Reliving the true UB40 experience

Robert Mukondiwa, [email protected]

It had been a few weeks of absolute mayhem and unfortunate drama. Two sides of one dream, UB40, pitted against each other.

Except, it was the one side that was being belligerent and pretty much being a big girl’s blouse as the Ali Campbell fronted faction of UB40 which was embarking on a worldwide tour whose dates included Harare on Africa Day, was being repeatedly denigrated on social media by his erstwhile band members.

Would-be attendees should have been made to understand that there were in fact two UB40 ensembles after the split as there were those just bent on selling controversy and clickbait with every passing story in the media who decided to foment the idea of a “fake UB40” visiting our shores and ripping people off.

The irony was, with the number of fake products this country has embraced from fake designer apparel, to fake hair and counterfeit shoes, it was on UB40 that many started developing a standard and insisting on purportedly the ‘real deal’.

Suffice to say those who knew what they wanted and what they knew to be the real UB40, yours truly included, had long bought tickets to the show which we expected to be quite the extravaganza.

And what was the litmus test used? Simple. Ali Campbell is to UB40 what Jesus is to the New Testament. If Jesus is not in the New Testament, it becomes an interesting novel and not a sacred text. Ali Campbell is a real rump steak, the other UB40 is soya chunks.

Ali Campbell is Michael Jackson and the other outfit is Tito Jackson. Still a Jackson, but definitely not the real deal. Ali Campbell is Mr Bean, and the other UB40 is Pat Bean.

Ali Campbell performing in Harare

And yes, because the lead singer and iconic voice to all the classics that we love were done by UB40 when it was united, the bulk of them anyway, are voiced by Ali Campbell and they haunt our ears bearing his iconic voice. He is what Adam Levine is to Maroon 5 or Chris Martin to Coldplay.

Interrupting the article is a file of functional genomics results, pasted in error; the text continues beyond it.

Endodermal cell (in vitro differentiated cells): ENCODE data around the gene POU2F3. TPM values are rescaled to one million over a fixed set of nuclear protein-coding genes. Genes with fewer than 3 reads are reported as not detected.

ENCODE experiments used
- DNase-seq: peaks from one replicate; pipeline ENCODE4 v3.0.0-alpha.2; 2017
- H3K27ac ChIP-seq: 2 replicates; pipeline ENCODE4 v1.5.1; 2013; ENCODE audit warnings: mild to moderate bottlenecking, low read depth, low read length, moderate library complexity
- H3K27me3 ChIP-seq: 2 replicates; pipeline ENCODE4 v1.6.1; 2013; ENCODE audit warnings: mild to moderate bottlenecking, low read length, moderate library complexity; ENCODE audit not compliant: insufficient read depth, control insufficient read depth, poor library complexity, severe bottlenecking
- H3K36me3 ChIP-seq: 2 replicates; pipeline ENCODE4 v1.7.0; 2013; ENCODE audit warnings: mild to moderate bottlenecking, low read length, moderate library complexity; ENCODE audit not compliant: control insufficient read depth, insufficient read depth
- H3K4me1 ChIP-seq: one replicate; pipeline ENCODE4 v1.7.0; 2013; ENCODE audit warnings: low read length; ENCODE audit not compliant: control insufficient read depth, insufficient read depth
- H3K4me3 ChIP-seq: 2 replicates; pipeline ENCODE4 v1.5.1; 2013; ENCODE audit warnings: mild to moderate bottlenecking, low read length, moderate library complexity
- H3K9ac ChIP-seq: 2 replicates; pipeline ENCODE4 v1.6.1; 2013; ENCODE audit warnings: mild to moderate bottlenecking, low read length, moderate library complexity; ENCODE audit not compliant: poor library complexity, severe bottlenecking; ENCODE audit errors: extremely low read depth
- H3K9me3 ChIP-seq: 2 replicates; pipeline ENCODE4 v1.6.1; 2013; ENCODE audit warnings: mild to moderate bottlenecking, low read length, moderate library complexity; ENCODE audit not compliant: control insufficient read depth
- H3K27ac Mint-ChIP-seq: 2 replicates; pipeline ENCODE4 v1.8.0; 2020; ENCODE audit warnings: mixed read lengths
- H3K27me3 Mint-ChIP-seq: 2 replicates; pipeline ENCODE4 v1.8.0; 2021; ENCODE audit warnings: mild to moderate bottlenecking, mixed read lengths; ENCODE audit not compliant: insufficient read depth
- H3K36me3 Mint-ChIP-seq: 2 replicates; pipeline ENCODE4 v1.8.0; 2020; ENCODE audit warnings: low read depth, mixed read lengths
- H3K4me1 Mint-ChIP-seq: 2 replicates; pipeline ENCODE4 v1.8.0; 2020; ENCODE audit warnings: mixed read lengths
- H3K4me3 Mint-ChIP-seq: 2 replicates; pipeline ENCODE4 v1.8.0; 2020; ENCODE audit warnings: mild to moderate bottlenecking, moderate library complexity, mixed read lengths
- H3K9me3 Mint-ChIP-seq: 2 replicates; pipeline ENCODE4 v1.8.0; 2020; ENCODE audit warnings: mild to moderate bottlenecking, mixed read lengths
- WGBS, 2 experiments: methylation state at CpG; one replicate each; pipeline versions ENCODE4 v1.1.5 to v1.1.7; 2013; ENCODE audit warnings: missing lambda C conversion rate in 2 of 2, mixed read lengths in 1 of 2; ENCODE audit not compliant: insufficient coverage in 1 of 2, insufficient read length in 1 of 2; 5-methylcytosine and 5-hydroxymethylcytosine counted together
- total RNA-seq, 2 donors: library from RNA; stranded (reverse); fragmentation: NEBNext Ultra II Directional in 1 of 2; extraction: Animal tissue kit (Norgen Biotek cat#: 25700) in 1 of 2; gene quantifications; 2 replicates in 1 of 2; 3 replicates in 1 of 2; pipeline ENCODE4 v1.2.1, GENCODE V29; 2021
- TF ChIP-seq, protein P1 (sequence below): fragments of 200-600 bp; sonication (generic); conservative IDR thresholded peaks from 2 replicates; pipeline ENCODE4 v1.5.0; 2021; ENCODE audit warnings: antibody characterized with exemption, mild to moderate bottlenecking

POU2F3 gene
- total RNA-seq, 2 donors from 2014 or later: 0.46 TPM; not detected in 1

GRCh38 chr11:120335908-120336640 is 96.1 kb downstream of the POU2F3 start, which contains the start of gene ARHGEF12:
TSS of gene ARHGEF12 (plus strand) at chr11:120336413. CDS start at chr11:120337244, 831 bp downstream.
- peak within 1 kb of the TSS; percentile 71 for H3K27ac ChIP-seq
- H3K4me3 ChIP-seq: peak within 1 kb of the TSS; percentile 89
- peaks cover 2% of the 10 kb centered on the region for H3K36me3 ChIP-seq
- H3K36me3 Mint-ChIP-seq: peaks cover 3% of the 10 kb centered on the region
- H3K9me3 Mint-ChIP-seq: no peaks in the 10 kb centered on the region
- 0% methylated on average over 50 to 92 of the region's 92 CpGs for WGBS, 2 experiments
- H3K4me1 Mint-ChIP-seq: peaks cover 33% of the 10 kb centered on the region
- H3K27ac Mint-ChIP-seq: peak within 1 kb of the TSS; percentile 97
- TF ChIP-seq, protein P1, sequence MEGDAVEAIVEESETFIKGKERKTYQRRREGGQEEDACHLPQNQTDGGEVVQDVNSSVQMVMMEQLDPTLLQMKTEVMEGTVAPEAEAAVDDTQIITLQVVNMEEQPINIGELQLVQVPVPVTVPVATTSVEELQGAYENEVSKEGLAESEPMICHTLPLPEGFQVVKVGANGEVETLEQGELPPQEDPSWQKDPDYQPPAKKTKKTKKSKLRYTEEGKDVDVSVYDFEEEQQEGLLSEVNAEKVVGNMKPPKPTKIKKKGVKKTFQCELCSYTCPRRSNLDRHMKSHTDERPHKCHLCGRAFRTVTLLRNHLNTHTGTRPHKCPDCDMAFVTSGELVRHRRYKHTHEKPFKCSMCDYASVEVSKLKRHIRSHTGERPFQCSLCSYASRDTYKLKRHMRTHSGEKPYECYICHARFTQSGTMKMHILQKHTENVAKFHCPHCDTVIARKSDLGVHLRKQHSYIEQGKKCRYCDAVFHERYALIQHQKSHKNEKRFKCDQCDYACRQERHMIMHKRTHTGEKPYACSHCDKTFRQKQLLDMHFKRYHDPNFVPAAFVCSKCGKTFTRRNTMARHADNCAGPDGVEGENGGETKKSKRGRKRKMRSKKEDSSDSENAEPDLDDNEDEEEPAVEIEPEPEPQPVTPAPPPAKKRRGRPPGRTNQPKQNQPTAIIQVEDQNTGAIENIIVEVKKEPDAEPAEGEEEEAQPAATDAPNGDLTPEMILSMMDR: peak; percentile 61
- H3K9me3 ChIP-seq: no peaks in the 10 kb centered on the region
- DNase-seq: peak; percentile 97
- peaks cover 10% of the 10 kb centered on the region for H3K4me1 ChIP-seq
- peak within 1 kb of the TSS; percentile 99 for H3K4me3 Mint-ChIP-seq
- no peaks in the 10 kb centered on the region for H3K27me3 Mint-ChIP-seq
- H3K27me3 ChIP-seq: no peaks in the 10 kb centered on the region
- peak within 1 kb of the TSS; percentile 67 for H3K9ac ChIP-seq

So when Ali Campbell slid like a haunting spirit onto the stage on that chilly Africa Day night at Old Hararians Sports Club and broke out into song, that signature voice was too difficult to ignore.

That “bright-eyed boy” that had literally grown up before our very eyes albeit ahead of us who were much younger than him, has aged gracefully physically, but that voice had remained frozen in time, sounding crisp, heavenly and persuasive for over four decades of performance.

 

The crowd could not help, but break out in song along to Ali Campbell and UB40, shaking off the winter chills. The icicles melted from glossed lips as a mature appreciative crowd savoured what they knew to be a moment in history. A history that is cruelly ebbing.

It was not lost upon the crowd that these musical geniuses, these iconic voices, were switching off the lights one by one in a rapture of talent. We had lost Tina Turner barely 24 hours before and Ali paid tribute to the Queen of Rock n Roll.

Soon voices like his, as gloomy as it would seem, would have to be retired in spite of how beautiful they were.

The last time he had been in Zimbabwe was in 1982. Who knows the next time he will grace a stage in Zimbabwe before he retires if at all he returns to “sing our own song” as it were?

And this adult crowd was fully appreciative of the music and the magic that the night afforded all true connoisseurs of the music.

Belting classics like Kingston Town, Rat in Mi Kitchen, and I Can’t Help Falling In Love, Ali showed why he was the face and voice of the united band. Indeed if a true UB40 lover closes their eyes and imagines UB40, that mischievous face of the blonde-haired boy pops up before, well, nothing really.

The rest are vague creatures apart from the distinct Astro who unfortunately passed away last year, hanging his guitar and microphone.

Ali Campbell on stage at Old Hararians Sports Club
Image: Twitter/jimshinky

And so after a brief encore, the show ended and the smart, well-groomed and sophisticated crowd glided out orderly. No fistfights. No snatched phones. No poaching of alcohol. No cussing. Just pure and shocking decency.

I suppose good music attracts good people.

The irony however was people ignored the call by the other UB40 to in effect, not attend the Ali Campbell gig. But perhaps the greatest irony is that UB40’s entire discography barring a handful of songs is made up of cover songs.

How one can kick and scream to claim the crown of the “authentic” copycat is remarkably sad. But a signature voice silenced those critics.

And Zimbabwe was left smiling in unison, hearts beating to one rhythm united in song and appreciation.

 

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